A Data Exploration of Jeopardy! from 1984 to the Present

Brian Hamilton


This project is an analysis of a dataset I created by scraping the HTML from the crowdsourced Jeopardy! archive J! Archive. Read more about the impetus to this project on the About page and the methods I took for building the dataset, analyzing it, and visualizing it on the Methods page.

Topic Modeling

Using MALLET, I built a topic model for the clues on J! Archive. Below is a visual representation of the change in topic usage over the course of the show's run. My hope from this is to see trends in topic usage. For example, I noticed that "History/War" spikes to its highest usage during the Gulf War.

Hover over the line on the graph or the topic key in the legend to isolate each individual topic for viewing. You can also click on the line or legend text to hold it in place.

State-by-State Contestants

While looking at the data I collected from the archive, I noticed that most contestants were identified by their name, hometown, and profession. I stripped out their local town and isolated each one that was from the fifty U.S. states and the District of Columbia. From here, I took a count of how many came from each state and how many won at least one game, making sure to only count each contestant once.

After I had this list, I compared it to population estimates made by the U.S. Census Bureau for 2019, creating a proportion of number of contestants/winners to the total population. Below, I created a map of the United States and the District of Columbia, shading each state by the size of the proportion; the darker shade, the larger the proportion, and vice versa. Use the two buttons to switch between the two views and hover over each state to see more detailed information.

Gender in Jeopardy!

Past studies of gender in Jeopardy! has taken a few different forms over the years. They have either looked at the different kinds of topics men and women may have chosen to respond to or how they act during the game. While J! Archive does not include a reference to a contestant's gender in their description, I was able to use the third-party API Genderize.io to determine the most likely gender from their first name.

Gender By Series

Before looking at more in depth analysis of gender in Jeopardy!, it's important to know how many men and women have actually been on the show. I grouped together contestants by their gender (removing any contestants that Genderize.io was not able to determine) and took a count of each. I created a donut char for those numbers, showing that 42.5% of contestants are women and 57.5% are men. These numbers line up almost exactly with studies that used a small number of episodes to conduct their research.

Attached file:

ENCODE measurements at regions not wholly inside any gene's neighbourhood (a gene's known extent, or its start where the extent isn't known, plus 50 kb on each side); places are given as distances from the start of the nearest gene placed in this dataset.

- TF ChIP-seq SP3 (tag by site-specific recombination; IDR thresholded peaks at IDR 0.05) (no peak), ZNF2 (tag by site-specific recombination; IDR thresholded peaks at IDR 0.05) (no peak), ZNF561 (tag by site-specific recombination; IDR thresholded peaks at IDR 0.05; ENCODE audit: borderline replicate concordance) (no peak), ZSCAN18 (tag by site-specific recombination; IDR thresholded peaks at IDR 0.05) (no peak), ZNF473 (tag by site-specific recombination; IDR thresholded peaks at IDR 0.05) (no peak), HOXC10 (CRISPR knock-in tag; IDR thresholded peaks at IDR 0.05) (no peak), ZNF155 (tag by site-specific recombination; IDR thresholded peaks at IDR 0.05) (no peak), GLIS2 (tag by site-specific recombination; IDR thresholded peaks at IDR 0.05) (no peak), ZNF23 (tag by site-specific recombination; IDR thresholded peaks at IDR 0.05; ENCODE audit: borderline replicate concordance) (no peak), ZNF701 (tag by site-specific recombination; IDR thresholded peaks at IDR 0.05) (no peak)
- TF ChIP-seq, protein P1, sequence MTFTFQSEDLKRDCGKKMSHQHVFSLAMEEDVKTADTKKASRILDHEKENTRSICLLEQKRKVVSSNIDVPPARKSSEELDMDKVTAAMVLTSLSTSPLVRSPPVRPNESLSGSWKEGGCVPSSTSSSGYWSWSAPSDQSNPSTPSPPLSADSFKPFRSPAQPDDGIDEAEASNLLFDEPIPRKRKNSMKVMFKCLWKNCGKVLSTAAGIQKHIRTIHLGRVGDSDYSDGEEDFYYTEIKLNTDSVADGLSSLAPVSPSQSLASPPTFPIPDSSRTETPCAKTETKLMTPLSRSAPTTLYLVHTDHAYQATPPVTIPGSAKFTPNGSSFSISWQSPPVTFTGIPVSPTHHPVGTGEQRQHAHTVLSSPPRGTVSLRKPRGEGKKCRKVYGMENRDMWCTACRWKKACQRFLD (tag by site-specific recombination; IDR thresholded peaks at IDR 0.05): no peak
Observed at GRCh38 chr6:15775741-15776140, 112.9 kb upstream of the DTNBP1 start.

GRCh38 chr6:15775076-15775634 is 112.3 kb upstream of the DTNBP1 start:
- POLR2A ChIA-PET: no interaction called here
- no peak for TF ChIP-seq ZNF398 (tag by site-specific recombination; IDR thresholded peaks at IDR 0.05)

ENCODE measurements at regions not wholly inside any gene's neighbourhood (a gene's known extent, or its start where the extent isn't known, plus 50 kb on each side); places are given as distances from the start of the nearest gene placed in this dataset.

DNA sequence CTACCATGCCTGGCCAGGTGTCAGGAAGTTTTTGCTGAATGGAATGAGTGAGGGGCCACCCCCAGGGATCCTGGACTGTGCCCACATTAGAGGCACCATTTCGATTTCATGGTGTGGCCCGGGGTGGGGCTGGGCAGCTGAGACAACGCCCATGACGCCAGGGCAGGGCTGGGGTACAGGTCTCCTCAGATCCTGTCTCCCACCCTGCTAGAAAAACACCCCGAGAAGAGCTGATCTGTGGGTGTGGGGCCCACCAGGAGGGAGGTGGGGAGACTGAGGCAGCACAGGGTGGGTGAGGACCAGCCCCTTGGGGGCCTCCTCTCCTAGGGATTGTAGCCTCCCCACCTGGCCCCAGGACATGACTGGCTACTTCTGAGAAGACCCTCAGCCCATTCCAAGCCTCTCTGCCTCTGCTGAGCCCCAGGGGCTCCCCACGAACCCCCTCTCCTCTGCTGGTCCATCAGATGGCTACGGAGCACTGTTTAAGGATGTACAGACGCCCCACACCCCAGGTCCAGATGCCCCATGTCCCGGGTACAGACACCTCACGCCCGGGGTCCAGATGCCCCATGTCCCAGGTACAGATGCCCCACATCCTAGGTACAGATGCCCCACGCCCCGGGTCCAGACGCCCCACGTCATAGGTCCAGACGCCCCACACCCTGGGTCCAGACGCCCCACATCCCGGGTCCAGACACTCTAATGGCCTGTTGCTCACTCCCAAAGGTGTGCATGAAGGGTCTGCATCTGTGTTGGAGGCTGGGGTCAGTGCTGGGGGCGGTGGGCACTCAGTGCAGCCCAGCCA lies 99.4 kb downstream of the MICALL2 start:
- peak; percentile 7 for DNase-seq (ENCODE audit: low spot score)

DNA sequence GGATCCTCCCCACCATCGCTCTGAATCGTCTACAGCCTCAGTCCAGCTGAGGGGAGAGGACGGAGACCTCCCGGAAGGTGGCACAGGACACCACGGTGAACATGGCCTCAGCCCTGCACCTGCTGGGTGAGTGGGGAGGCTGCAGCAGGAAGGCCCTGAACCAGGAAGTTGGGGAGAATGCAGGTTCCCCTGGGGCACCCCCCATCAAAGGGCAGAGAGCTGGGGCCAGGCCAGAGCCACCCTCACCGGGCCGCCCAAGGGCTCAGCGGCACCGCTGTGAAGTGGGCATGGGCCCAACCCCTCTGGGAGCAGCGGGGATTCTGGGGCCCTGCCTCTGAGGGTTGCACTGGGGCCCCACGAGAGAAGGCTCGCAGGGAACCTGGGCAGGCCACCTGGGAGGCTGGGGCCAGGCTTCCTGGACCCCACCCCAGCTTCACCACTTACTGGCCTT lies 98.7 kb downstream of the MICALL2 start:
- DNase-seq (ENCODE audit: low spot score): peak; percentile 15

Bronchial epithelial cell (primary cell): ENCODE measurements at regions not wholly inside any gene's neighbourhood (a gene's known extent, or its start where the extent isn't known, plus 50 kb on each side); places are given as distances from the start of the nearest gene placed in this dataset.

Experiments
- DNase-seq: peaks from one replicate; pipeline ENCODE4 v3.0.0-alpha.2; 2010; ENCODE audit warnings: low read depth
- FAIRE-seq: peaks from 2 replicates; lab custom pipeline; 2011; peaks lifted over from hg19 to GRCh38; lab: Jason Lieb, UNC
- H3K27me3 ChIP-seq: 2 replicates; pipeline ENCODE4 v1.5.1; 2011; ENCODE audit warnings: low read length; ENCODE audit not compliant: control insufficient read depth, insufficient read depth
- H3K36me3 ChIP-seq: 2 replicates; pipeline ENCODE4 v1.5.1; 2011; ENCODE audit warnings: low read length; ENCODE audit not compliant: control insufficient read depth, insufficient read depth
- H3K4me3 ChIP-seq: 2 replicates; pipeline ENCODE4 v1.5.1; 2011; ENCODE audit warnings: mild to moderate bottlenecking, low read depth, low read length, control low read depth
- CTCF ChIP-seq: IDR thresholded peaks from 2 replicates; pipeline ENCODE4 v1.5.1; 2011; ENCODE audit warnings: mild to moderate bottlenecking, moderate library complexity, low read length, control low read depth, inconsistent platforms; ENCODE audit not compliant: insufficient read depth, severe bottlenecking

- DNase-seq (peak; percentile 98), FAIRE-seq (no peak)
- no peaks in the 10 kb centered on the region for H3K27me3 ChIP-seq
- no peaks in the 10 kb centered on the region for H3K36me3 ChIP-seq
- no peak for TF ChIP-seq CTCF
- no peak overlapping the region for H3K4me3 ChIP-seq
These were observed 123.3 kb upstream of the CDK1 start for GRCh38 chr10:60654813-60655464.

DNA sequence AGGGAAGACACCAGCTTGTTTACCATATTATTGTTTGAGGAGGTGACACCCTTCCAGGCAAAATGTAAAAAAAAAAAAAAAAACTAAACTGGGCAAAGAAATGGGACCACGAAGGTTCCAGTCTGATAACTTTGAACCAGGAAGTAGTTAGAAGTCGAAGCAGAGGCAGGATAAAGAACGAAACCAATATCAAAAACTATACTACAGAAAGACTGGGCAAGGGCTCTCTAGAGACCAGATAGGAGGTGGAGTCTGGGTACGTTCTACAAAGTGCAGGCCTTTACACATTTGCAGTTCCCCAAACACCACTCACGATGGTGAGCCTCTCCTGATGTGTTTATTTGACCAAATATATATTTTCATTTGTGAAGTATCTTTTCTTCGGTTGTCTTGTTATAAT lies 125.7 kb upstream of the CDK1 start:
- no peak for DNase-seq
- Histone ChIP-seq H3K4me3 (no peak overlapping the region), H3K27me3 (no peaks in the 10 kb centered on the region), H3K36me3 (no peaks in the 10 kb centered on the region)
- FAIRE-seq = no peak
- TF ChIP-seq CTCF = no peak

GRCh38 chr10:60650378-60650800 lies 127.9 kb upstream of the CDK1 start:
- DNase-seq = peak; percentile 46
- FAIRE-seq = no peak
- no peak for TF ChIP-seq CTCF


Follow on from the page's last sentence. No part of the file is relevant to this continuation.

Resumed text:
Hover over the slices or the legend to get a more detailed view of the numbers.

Gender By Episode

During an actual episode of Jeopardy!, there are three contestants competing against each other. One of them is the winner from the previous episode (if there was one) and the other two are new contestants. I was able to determine the breakdown of those three contestants by gender, only including episodes where all three contestants had a known gender. A makeup of two men and one woman takes up the majority of episodes, with all three being women happening the least. Below is a donut chart showing the breakdown.

Hover over the slices or the legend to get a more detailed view of the numbers.

Are Topics Gendered?

I wanted to see if the topics that I generated using the topic modeling were gendered--as in, are certain genders more likely to both know the answer and get it right. My database includes information on which clues a contestant got right and which they got wrong. I grouped this all together by gender and did a chi-squared test to see if the difference between the genders is significant.

Use the select field below to update the stacked bar chart and show the results of the chi-squared test for each topic. Hover over the bars to get more detailed numbers.


Critical Value



Who Wins?

By the end of an episode, the contestant with the most money is declared the winner. They are allowed to come back to the next game and defend their win. Some are good enough to win multiple games and continue on and on until they lose. I grouped together the data in a way that shows the gender disparity in number of wins.

There is some disparity in the data between this and the total number of contestants by gender. Some games on J! Archive (and by extension, my own database) are incomplete. I did my best to account for this by having a boolean field in the database for indicating that the game had an unknown winner. Even with that, some contestants may be counted twice. However, it should be a very small number.

I created a stacked bar chart to show this breakdown. Hover over the bars to get more detailed numbers.

And Roughly How Much Do They Win?

For each game, I looked at the final total for the winning contestant. Grouping by year and gender, I took the median amount to determine a how much was roughly won each game. A time series chart below shows this relationship. Hover over the lines or the legend to isolate the lines.

The three most obvious points of reference are 2001-2002, 2004, and 2019. Between 2001 and 2002, the dollar amounts for each clue were doubled. During 2004 and 2019, two of the most successful contestants competed; Ken Jennings in 2004 and James Holzhauer in 2019. James Holzhauer was known for winning by a large margin, racking up a lot of money each game. 2011 and 2019 also saw an increase in median winnings for women. However, while I looked for a specific contestant that could've caused this, there were no long-term female winners in those years. The most successful female contestant, Julia Collins, competed in 2014--a year with no major change.